Once you take all these things in combination, I have come to the conclusion that less can be more and quality should outweigh quantity. So the idea going forward would be to do fewer items but ones that carry more weight, which hopefully will allow me the freedom to write the second book that’s been on my mind awhile and work on other issues like my health. Waking up in the middle of the night wondering if you are having a heart attack isn’t fun – luckily, it was symptoms more associated with walking pneumonia.
Will it affect readership? Maybe, but I figure I’m down to the most loyal fans anyway at this point. And they react the most and best to the pieces I take the time to write from the heart rather than just reaction to a press release or someone else’s work. So I don’t think they will go anywhere and will still stop by fairly often.
But if I come home from an event or meeting at 10:00 at night now I won’t feel obligated to write something that bores me just to fill the space by midnight. I think of it as addition by subtraction, and the change will do me good. I appreciate your support as I make the site better.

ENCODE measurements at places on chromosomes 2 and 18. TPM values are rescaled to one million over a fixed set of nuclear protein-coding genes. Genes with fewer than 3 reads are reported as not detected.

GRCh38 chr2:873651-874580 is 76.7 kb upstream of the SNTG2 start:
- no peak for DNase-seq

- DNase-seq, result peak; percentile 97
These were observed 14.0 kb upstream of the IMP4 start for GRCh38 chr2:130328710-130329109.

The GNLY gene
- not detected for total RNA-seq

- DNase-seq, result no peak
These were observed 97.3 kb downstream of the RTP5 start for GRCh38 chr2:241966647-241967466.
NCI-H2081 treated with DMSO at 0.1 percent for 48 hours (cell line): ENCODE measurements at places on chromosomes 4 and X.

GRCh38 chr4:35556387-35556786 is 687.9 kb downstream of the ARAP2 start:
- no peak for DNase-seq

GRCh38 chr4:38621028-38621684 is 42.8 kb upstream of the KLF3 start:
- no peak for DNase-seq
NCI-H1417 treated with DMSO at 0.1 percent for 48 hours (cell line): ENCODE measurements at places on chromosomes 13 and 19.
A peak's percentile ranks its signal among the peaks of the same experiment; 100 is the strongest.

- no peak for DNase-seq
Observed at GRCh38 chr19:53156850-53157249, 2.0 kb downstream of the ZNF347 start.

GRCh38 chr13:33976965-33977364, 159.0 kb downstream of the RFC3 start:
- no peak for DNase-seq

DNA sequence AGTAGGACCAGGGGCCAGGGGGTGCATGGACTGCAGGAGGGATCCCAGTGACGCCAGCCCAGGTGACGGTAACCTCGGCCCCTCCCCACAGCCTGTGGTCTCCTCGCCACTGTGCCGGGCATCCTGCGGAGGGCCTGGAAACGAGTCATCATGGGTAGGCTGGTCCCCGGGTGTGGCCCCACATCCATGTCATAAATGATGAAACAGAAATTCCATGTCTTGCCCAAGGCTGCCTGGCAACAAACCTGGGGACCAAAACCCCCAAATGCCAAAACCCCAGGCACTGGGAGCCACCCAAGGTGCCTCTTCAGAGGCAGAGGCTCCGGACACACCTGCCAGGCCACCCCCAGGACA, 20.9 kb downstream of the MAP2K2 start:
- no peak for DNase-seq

Those who actually watched and paid attention would have known this days or weeks before I did, but this morning I received an e-mail announcing the demise of PJTV, the video arm of the PJ Media internet site. The reason I didn’t pay attention is because if I’ve watched PJTV a half-dozen times, that would have been accidental – not to say that it was or wasn’t quality work, but I’m the type of person who would rather read the State of the Union speech than waste an hour watching it. Movies and television really don’t interest me all that much, although I’m fine with watching a ballgame on the tube. And thanks to the power of the internet, the PJTV contributors will still be getting their message out on their own.